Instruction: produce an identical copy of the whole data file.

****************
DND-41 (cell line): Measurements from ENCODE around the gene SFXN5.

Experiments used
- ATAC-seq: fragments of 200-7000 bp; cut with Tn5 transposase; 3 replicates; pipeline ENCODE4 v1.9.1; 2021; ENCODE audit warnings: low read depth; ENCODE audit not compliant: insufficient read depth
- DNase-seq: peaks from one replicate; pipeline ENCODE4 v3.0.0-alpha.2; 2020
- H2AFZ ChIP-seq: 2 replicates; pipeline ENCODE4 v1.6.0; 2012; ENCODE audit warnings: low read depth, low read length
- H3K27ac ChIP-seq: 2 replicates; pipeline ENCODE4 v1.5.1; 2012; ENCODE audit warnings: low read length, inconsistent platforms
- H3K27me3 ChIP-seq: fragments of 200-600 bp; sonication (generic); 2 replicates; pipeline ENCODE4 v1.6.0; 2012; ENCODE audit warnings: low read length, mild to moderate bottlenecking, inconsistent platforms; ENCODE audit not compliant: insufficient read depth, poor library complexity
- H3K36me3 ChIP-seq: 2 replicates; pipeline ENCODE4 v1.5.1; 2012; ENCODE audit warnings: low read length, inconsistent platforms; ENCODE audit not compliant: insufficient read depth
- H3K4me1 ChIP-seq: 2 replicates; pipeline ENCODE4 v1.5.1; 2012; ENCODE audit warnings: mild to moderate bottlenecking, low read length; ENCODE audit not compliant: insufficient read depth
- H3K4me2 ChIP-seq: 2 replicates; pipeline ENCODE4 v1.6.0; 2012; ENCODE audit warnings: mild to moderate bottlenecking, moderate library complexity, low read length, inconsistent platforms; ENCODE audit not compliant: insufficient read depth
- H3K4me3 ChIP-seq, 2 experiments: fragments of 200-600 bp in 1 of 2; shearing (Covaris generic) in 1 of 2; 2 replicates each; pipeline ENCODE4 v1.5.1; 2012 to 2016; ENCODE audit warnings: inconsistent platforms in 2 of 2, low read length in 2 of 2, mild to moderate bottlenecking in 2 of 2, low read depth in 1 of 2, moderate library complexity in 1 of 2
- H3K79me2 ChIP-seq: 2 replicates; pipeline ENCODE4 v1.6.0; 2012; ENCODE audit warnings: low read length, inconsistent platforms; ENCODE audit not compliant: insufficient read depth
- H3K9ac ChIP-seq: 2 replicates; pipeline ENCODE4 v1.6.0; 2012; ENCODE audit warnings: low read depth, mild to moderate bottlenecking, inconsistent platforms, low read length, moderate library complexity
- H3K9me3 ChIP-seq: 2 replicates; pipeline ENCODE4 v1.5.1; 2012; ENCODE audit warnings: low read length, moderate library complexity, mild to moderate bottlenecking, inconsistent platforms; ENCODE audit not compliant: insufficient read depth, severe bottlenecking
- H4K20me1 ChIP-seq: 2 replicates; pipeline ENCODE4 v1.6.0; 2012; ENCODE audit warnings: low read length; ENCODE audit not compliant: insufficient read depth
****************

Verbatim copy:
DND-41 (cell line): Measurements from ENCODE around the gene SFXN5.

Experiments used
- ATAC-seq: fragments of 200-7000 bp; cut with Tn5 transposase; 3 replicates; pipeline ENCODE4 v1.9.1; 2021; ENCODE audit warnings: low read depth; ENCODE audit not compliant: insufficient read depth
- DNase-seq: peaks from one replicate; pipeline ENCODE4 v3.0.0-alpha.2; 2020
- H2AFZ ChIP-seq: 2 replicates; pipeline ENCODE4 v1.6.0; 2012; ENCODE audit warnings: low read depth, low read length
- H3K27ac ChIP-seq: 2 replicates; pipeline ENCODE4 v1.5.1; 2012; ENCODE audit warnings: low read length, inconsistent platforms
- H3K27me3 ChIP-seq: fragments of 200-600 bp; sonication (generic); 2 replicates; pipeline ENCODE4 v1.6.0; 2012; ENCODE audit warnings: low read length, mild to moderate bottlenecking, inconsistent platforms; ENCODE audit not compliant: insufficient read depth, poor library complexity
- H3K36me3 ChIP-seq: 2 replicates; pipeline ENCODE4 v1.5.1; 2012; ENCODE audit warnings: low read length, inconsistent platforms; ENCODE audit not compliant: insufficient read depth
- H3K4me1 ChIP-seq: 2 replicates; pipeline ENCODE4 v1.5.1; 2012; ENCODE audit warnings: mild to moderate bottlenecking, low read length; ENCODE audit not compliant: insufficient read depth
- H3K4me2 ChIP-seq: 2 replicates; pipeline ENCODE4 v1.6.0; 2012; ENCODE audit warnings: mild to moderate bottlenecking, moderate library complexity, low read length, inconsistent platforms; ENCODE audit not compliant: insufficient read depth
- H3K4me3 ChIP-seq, 2 experiments: fragments of 200-600 bp in 1 of 2; shearing (Covaris generic) in 1 of 2; 2 replicates each; pipeline ENCODE4 v1.5.1; 2012 to 2016; ENCODE audit warnings: inconsistent platforms in 2 of 2, low read length in 2 of 2, mild to moderate bottlenecking in 2 of 2, low read depth in 1 of 2, moderate library complexity in 1 of 2
- H3K79me2 ChIP-seq: 2 replicates; pipeline ENCODE4 v1.6.0; 2012; ENCODE audit warnings: low read length, inconsistent platforms; ENCODE audit not compliant: insufficient read depth
- H3K9ac ChIP-seq: 2 replicates; pipeline ENCODE4 v1.6.0; 2012; ENCODE audit warnings: low read depth, mild to moderate bottlenecking, inconsistent platforms, low read length, moderate library complexity
- H3K9me3 ChIP-seq: 2 replicates; pipeline ENCODE4 v1.5.1; 2012; ENCODE audit warnings: low read length, moderate library complexity, mild to moderate bottlenecking, inconsistent platforms; ENCODE audit not compliant: insufficient read depth, severe bottlenecking
- H4K20me1 ChIP-seq: 2 replicates; pipeline ENCODE4 v1.6.0; 2012; ENCODE audit warnings: low read length; ENCODE audit not compliant: insufficient read depth